The second set of Valkov’s sculptures from that period to exhibit the same originality and incredible concentration of artistic expression was a group of oversize and aggressively expressionistic portraits of Gypsies. Similarly to the works mentioned before, those sculptures were portrait-symbols, merely alluding at the human form. They seemed to be an attempt at creating a synthetic representation of a Gypsy, rather than a realistic rendition of a singular model. Although the “heads” were lacking individual features of a particular person, they all exposed familiar traces of a typical Gypsy face such as narrow foreheads, crooked noses or moustaches.

The idea behind that series of sculptures came with a discovery the artist made while working as a welder for one of the Lublin industrial companies. He realized that scrap metal in the form of steel pipes, discarded and unneeded, could become artistically-charged material in the hands of a sculptor-welder. He proceeded to cut them into pieces with a torch and then welded them together to form the figures of Gypsies.

Valkov’s early work was received with awe and even admiration by the professional art critics and the artistic community. What earned their recognition was the fact that the artist was able to so clearly establish his theme and his fully unique style of expression over such a short period of time. Valkov’s sculptures were viewed as an extremely interesting artistic offering, both formally and in terms of its content. The sculptures were praised for their expressionistic form achieved through the use of deliberate deformations, exaggeration, as well as rich texture and color. Equally praised was the impeccable artistic technique. Valkov’s choice of his main theme was also considered original: the Gypsies, although universally considered an exotic and intriguing ethnic group, were nonetheless seldom subject of artistic attention.

It appeared that the successful debut, followed by a number of individual exhibitions of the artist’s works in Polish galleries, would be the beginning of Valkov’s grand artistic career. That, however, was not meant to be as the life caught up with him and sent him on the road again – this time to the USA. Difficult immigrant life meant that his beloved sculpting had to take the back seat to settling down on a different continent, learning the language and finding a job. Unable to pursue his own career, Valkov became an avid observer of the American cultural and artistic scene. He spent every moment of his spare time prowling the museums and art galleries. He was fascinated by the works of artists exhibiting in various venues and at the same time began to overcome his inferiority complex. He realized that his own ideas about sculpting were different from what everybody else seemed to be doing, that what he had to offer would be fresh and original. Valkov’s belief in his own creativity came back and he began contemplating a return to sculpting. After a few years of working as a welder Valkov achieved a degree of material stability and decided to return to sculpting. He rented a spacious, comfortable studio and began work with metal and the themes that captivated him a long time back – the portraits of Gypsies.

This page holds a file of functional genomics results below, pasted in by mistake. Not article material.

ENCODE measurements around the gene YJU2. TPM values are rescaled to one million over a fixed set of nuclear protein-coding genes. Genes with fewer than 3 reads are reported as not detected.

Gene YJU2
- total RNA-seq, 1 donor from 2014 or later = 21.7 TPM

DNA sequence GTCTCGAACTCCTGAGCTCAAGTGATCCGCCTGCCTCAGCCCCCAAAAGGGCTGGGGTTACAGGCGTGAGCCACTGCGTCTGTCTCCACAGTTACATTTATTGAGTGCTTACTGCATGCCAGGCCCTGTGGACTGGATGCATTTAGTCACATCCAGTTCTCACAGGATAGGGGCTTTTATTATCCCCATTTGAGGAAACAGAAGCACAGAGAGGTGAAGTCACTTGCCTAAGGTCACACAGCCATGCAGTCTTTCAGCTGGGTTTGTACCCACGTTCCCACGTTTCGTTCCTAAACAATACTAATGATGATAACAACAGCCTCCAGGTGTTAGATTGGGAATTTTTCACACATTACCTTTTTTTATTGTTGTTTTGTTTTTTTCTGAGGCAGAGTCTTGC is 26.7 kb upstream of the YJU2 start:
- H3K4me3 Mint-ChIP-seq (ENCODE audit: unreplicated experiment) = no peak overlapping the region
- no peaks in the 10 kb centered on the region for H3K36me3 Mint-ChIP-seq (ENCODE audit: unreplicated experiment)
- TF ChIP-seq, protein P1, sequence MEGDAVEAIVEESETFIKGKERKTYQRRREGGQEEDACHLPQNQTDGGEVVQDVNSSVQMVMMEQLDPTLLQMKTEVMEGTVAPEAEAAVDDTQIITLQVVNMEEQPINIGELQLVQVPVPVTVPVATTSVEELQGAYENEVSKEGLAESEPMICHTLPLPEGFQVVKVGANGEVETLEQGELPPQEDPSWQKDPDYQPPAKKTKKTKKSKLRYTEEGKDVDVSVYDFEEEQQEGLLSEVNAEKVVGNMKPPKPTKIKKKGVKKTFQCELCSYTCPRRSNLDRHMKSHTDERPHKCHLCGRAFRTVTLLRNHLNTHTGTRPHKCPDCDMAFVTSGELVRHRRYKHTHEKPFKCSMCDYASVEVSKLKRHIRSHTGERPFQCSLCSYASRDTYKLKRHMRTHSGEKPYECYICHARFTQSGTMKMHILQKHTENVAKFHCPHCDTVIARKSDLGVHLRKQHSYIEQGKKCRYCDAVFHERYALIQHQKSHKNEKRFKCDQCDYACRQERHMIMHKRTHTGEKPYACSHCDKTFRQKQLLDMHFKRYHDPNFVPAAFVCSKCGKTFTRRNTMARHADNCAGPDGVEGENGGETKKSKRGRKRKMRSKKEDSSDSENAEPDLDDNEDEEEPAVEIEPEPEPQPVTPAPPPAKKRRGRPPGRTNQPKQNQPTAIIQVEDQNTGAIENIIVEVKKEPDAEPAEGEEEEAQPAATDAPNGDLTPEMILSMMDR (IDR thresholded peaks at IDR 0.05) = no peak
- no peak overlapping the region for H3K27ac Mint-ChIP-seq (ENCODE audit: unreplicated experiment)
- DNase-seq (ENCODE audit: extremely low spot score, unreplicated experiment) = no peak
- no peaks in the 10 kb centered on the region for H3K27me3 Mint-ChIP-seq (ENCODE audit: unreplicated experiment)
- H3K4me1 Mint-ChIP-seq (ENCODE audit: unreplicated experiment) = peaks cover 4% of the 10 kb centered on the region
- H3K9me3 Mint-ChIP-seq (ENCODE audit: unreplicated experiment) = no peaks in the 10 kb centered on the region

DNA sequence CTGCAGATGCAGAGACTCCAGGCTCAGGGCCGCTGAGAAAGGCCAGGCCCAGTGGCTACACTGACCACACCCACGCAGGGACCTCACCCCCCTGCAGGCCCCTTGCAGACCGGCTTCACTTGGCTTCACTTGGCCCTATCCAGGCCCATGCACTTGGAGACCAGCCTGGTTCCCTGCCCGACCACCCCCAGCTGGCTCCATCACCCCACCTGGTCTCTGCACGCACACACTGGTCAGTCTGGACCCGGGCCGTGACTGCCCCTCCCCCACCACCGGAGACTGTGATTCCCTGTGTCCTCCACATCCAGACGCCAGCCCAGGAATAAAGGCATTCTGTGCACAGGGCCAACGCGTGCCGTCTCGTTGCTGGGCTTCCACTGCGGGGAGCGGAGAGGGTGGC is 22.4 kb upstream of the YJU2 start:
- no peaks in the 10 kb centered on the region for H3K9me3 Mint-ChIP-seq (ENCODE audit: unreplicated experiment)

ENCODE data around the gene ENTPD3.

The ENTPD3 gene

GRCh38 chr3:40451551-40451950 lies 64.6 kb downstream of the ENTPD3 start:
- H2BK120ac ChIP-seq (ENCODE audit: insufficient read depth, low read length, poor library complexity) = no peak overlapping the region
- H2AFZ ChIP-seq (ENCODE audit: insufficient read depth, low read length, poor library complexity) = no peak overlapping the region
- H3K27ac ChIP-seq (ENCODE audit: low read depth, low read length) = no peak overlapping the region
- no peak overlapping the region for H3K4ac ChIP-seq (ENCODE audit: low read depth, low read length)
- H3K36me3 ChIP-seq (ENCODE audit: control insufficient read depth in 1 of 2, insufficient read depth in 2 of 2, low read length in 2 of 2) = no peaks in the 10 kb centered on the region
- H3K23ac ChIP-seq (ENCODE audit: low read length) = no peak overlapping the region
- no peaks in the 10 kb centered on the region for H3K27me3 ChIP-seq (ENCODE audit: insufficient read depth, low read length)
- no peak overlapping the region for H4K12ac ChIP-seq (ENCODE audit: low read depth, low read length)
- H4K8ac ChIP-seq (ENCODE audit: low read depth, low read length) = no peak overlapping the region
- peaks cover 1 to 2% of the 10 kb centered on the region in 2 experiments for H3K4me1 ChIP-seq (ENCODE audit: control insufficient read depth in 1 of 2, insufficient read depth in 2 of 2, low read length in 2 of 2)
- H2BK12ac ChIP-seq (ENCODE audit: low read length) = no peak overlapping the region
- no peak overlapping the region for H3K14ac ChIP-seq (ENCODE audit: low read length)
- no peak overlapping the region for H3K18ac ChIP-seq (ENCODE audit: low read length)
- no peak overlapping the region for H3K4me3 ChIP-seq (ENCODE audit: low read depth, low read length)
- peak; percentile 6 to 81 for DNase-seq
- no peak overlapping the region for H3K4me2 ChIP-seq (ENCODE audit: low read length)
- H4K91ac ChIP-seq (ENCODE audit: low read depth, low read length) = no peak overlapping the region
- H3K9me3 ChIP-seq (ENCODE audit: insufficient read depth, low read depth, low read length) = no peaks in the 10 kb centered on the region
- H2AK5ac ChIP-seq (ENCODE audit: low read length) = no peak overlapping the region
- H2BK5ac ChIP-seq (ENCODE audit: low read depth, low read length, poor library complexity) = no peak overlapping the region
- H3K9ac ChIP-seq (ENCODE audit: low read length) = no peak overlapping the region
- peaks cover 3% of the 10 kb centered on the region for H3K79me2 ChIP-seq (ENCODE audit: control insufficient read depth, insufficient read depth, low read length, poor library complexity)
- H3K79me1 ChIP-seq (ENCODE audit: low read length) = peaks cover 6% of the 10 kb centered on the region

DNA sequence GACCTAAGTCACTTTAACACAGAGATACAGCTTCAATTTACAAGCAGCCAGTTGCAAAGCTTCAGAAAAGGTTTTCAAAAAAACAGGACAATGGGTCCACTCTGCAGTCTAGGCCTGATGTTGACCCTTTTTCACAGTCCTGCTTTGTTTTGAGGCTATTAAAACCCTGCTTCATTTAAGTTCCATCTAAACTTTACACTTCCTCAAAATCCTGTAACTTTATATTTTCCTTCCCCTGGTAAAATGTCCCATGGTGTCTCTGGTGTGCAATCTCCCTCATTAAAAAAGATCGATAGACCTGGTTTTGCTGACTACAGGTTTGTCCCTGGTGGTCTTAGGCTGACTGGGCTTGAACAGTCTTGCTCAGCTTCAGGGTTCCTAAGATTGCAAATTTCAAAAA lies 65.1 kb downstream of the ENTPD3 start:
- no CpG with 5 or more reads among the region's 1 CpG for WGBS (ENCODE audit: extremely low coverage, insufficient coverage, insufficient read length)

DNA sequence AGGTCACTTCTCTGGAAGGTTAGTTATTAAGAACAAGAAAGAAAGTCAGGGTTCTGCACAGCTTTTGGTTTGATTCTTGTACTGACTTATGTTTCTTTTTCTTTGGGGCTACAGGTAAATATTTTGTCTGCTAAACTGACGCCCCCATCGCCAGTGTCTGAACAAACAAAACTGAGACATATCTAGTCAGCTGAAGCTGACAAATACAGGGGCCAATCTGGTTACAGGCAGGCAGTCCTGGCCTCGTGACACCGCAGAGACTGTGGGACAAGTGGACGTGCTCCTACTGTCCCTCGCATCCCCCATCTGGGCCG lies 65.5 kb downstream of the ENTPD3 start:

One of the most representative pieces of Valkov’s recent period is a monumental (three meters tall) bust of a moustached Gypsy smoking a pipe. The sculpture is worth a closer look as it not only represents a sample of Valkov’s artistic abilities, but also stands as a testimony to his unquestionable talent. The gigantic bust of a Gypsy will not leave the viewer indifferent: its sheer size is captivating, but not more than its formal expression or the quality of material from which it is made, its texture and color. The shape of the sculpture is geometric and synthetically simplified, although it is at the same time extremely fluid. The artistic value of the bust is mainly in its paint-like form, bearing an influence of impressionist tendencies, as well as its complex texture. The artist’s treatment of the figure shows the urge to operate through a multi-profile composition, i.e. to create a form which is meant to be viewed from various, equally appealing angles. The varied, light-dependant texture is achieved through the use of highly polished, almost mirror-like surfaces interspersed with rough, wrinkled elements. The play of light achieved through the mixing of large, polished surfaces with elements full of small dimples and protuberances together with well-pronounced welds makes for a pleasing, paint-like character of the piece. The complete sculpture is a metaphoric take on a human portrait.

I have been following Stoian Valkov’s career for many years. Therefore, I feel justified in claiming that both the deeply humanistic theme and well-conceived form of his works, rooted in an interesting artistic vision and superior technique, deserve the attention of art critics and enthusiasts. However, even the greatest talents need a helping hand. I strongly believe that if Valkov finds his Medici, he will shortly make a name for himself as a great artist.

Jerzy Żywicki, Ph.D.
Art historian
Faculty of Art
Maria Curie-Skłodowska University, Lublin Poland